WASHINGTON -- Throughout his two terms in the White House, Barack Obama has either exaggerated or covered up his failed record on the economy.
Soon after taking office in the midst of a deep recession, he said the only way to grow our economy was to blow $1 trillion on government infrastructure projects across the country and fatten the budgets of a lengthy list of federal bureaucracies here in Washington.
He raised taxes, created a sea of costly regulations on struggling businesses and employers, and made excuses when the economy continued to limp along year after year -- blaming the Bush administration, Wall Street fat cats, the Republicans in Congress and even the weather.
In the end, he managed to establish a new record: one of the longest, slowest, weakest economic recoveries in decades.
Nearly eight years later, the underperforming Obama economy was growing -- "crawling" would be a more accurate term -- by little more than 1 percent in the second quarter (1.2 percent), after barely rising by 0.8 percent in the first three months of this year.
That sparked fears of another recession and a sell-off on Wall Street. "We're just muddling through," moaned Joseph LaVorgna, chief U.S. economist at Deutsche Bank Securities in New York.
Throughout Obama's presidency, Democratic leaders in Congress never uttered a word of complaint about the economy's troubles; or if they did, they blamed them on anything but the administration's growth-impeding, job-killing policies.
Obama, too, kept dealing from the bottom of the deck, pointing to the Bureau of Labor Statistics' numbers that showed the unemployment rate had plunged to 5 percent. But this jobless figure is a fraud. It is derived from a nationwide survey, but the numbers are cooked, massaged, refigured and, well, leave a lot of people out of the final count.
Who says so? The respected Gallup Poll that conducts daily unemployment surveys -- and they don't mince words about the government's phony numbers.
"Widely reported (government) unemployment metrics in the U.S. do not accurately represent the reality of joblessness in America," Gallup reported last week. "For example," the BLS "does not count a person who desires work as unemployed if he or she is not working and has stopped looking for work over the past four weeks.
"Similarly, the BLS does not count someone as unemployed if he or she is, for instance, an out-of-work engineer, construction worker or retail manager who performs a minimum of one hour of work a week and receives at least $20 in compensation," Gallup says.
Gallup defines "a good job" as someone working 30 or more hours a week and receiving a regular paycheck. When it applies that measurement, its surveys find that the nation's "real unemployment" rate is nearly 10 percent (9.7 percent).
The economy is beset by other troubles, too. Business and private investment fell 3.2 percent in the last three months, the highest in seven years. New business start-ups, a pillar in job creation, have been weak throughout Obama's presidency, another troubling sign of deep, anti-risk-taking uncertainty that has plagued his administration.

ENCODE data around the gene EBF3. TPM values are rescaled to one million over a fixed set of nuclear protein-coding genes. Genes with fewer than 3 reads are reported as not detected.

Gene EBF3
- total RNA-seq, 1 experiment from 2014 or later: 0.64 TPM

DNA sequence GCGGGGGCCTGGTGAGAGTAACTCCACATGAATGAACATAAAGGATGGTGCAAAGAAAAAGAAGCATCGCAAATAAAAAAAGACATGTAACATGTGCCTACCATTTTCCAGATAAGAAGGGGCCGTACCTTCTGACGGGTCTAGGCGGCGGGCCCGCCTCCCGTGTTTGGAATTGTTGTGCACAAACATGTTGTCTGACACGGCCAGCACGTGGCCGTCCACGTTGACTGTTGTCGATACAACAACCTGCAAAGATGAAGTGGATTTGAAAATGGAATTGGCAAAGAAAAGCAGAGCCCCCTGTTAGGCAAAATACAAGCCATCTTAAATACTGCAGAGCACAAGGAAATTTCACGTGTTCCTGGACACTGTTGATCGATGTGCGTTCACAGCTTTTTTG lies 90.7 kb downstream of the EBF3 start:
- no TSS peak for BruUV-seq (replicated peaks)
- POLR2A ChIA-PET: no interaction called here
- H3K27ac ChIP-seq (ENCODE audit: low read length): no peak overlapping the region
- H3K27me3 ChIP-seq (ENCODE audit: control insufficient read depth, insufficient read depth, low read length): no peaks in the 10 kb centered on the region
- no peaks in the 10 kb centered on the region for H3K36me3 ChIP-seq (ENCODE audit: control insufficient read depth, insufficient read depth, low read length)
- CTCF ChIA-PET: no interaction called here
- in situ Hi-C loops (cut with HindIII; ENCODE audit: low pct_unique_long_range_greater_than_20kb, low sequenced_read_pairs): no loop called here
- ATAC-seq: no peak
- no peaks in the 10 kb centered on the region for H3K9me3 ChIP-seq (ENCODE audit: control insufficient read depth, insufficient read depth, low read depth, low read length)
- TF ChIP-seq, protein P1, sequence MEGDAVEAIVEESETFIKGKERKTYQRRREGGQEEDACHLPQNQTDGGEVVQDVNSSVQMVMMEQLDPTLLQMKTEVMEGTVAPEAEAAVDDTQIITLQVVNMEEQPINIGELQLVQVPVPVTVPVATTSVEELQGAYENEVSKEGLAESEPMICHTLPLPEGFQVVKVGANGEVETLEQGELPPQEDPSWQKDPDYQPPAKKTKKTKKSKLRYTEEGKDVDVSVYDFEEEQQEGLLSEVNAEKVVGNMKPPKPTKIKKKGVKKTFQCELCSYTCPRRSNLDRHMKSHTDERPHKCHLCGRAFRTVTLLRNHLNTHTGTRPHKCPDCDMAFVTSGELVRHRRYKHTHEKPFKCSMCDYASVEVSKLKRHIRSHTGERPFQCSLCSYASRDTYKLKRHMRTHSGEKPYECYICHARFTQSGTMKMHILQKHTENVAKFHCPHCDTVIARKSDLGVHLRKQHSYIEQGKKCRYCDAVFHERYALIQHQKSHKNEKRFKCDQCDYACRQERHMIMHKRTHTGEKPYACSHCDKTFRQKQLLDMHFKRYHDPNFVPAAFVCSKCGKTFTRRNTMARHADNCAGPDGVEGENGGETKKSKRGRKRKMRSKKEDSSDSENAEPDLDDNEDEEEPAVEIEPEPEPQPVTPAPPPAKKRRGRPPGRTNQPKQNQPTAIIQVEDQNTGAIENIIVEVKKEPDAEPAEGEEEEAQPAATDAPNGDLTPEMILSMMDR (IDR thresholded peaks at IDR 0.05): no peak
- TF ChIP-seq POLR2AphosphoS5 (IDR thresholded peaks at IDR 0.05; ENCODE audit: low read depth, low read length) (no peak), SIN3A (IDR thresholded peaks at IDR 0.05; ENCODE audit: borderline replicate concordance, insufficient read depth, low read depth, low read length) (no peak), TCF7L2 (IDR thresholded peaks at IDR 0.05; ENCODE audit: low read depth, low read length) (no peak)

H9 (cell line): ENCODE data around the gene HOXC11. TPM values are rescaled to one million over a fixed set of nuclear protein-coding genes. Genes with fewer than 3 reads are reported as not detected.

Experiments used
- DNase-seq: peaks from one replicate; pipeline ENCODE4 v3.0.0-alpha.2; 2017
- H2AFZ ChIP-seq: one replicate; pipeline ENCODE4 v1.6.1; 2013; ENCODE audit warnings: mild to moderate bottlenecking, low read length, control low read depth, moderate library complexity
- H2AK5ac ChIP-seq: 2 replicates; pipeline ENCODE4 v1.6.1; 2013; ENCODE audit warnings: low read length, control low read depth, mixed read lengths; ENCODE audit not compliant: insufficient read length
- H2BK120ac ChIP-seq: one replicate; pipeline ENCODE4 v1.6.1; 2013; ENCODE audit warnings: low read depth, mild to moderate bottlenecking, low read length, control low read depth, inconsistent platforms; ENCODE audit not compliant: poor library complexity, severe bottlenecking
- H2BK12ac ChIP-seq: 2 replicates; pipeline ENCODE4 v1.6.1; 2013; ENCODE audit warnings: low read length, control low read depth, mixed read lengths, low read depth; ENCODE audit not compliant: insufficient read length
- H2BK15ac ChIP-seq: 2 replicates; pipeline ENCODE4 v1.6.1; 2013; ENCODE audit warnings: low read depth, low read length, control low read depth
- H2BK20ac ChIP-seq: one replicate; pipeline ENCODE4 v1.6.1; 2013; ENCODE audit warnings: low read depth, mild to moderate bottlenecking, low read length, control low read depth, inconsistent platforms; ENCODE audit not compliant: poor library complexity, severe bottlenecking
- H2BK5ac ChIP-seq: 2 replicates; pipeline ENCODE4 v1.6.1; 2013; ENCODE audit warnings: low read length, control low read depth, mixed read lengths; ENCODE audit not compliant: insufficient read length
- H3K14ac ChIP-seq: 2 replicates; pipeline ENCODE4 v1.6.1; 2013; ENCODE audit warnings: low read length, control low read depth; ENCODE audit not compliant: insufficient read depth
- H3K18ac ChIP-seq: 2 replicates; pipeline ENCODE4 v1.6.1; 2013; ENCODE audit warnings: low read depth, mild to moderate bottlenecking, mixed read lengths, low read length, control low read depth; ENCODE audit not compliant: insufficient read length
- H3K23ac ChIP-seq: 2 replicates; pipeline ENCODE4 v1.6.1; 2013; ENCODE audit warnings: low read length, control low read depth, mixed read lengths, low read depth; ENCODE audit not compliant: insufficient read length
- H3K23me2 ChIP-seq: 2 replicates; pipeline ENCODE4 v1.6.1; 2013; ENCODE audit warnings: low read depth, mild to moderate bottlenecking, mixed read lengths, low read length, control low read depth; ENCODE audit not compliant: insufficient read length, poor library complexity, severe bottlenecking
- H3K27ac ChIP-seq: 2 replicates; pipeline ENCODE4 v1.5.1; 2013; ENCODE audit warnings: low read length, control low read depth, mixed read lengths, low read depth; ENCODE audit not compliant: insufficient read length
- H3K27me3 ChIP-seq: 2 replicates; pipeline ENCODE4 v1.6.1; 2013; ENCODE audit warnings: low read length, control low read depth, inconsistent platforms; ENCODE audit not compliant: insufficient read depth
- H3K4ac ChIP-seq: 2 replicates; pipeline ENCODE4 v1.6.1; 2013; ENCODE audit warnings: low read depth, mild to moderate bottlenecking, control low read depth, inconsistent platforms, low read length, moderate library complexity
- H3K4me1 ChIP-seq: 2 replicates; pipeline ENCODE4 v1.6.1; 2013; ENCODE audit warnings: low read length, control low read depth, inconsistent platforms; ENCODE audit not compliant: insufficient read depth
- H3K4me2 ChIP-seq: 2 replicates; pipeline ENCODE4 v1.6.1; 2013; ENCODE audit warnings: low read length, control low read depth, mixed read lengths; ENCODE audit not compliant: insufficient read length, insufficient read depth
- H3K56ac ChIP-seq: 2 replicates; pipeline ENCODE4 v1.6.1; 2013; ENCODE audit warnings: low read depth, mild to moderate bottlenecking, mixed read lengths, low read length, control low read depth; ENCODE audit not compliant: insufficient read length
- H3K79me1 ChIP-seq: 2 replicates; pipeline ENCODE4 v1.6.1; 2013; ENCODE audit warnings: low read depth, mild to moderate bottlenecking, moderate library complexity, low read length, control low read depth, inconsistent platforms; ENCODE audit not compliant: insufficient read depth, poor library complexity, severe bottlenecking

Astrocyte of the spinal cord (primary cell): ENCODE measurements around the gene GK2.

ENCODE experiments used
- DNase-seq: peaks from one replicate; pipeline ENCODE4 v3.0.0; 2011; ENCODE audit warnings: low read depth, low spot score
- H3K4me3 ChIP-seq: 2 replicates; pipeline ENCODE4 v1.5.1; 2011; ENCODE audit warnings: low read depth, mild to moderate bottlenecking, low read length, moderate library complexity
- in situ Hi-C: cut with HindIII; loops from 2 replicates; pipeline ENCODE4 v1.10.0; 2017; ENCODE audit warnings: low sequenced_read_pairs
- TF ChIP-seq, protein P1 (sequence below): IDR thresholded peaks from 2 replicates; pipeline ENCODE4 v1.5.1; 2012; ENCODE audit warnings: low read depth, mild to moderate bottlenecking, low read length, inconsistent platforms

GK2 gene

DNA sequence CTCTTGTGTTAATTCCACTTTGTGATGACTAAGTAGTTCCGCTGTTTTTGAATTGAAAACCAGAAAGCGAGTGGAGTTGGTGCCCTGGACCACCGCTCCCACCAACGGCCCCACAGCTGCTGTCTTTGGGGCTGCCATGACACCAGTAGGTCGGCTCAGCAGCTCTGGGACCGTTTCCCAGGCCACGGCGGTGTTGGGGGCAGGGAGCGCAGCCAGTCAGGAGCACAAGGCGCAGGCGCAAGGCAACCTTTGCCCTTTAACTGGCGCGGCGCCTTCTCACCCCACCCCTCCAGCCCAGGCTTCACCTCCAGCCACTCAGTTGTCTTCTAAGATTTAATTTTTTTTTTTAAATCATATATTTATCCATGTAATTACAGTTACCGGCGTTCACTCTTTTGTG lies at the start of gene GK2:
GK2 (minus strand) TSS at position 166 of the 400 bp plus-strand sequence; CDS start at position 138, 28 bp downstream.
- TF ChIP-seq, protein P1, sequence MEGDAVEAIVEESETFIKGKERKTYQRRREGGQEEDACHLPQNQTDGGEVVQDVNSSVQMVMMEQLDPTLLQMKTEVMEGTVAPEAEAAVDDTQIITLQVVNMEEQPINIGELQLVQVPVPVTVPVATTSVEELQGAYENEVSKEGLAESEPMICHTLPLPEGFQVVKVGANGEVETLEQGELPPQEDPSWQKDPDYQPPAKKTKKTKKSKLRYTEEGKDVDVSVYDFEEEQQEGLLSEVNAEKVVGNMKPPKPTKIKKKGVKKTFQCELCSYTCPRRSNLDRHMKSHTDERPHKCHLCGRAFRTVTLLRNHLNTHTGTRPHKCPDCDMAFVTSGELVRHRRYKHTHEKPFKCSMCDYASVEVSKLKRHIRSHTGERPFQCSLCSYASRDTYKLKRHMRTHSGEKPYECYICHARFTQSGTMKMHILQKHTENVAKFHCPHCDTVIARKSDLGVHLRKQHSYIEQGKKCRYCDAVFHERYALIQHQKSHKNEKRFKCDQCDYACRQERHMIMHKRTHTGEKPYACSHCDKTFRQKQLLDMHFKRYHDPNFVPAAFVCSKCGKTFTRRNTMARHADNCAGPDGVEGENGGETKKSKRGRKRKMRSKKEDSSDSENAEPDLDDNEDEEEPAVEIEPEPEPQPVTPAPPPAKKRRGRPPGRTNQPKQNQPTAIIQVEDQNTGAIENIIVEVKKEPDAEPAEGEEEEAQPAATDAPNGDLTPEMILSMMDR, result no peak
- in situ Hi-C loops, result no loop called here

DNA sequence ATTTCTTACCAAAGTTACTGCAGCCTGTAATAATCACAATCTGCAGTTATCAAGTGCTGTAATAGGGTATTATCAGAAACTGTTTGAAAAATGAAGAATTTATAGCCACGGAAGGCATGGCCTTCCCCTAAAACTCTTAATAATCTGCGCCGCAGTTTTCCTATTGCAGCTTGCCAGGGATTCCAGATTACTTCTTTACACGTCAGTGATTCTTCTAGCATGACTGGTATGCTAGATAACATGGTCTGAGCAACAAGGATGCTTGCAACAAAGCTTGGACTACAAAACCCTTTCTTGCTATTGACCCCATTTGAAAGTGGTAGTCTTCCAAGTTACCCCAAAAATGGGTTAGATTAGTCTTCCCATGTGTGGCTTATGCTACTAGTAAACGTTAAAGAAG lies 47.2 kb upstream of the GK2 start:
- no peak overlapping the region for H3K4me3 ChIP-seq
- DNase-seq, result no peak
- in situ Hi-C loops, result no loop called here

This is a critical time that cries out for a new birth of capital investment, the lifeblood of a dynamic, entrepreneurial economy. Right now, the two major presidential candidates offer two diametrically opposite agendas: One would jump-start the economy; the other would kill what little life is left in it.
Hillary Clinton is calling for tax increases, especially on investment capital, falsely maintaining that the wealthy are "not paying their fair share."
According to the Tax Foundation, a think tank that advocates lower tax rates, the top 10 percent of taxpayers pay over 70 percent of all federal income taxes, based on IRS figures.
Clinton has embraced Obama's failed fiscal policies that call for major tax increases on investors, which would further undermine our economy. She should know better because Bill Clinton, in his second term as president, signed a Republican bill that reduced the capital gains tax, which that led to an explosion in economic growth, new high-tech businesses and higher-paying jobs.
Donald Trump, however, has proposed a sweeping tax reform plan that would simplify the tax code and lower the tax rates on business and individuals. It would immediately stimulate and expand the economy, unlock new business investment and create a wave of new jobs.
He has already made clear that he would work closely with Republican leaders in Congress, especially with Paul Ryan, the speaker of the House, where all tax revenue bills must originate.
That's right, the very same Republicans that he and his followers have branded the "establishment" and whom they want nothing to do with. But the House GOP reform plan's tax rates are not much different than Trump's, calling for three tax brackets of 12 percent, 25 percent and 33 percent.
Trump wants a 15 percent corporate tax rate. Ryan's is set at 20 percent. But Trump's tax cut plan excludes a critical ingredient: broadening the tax base by getting rid of corporate welfare and other preferential tax exemptions to make the reform plan revenue neutral. Ryan's plan does that.
That means making compromises, something Trump is willing to do, but don't tell that to his supporters.
All of this, of course, is in the realm of political conjecture. The bombastic real estate mogul has so many crippling negatives of his own making that a Trump presidency still remains the longest of long-shots.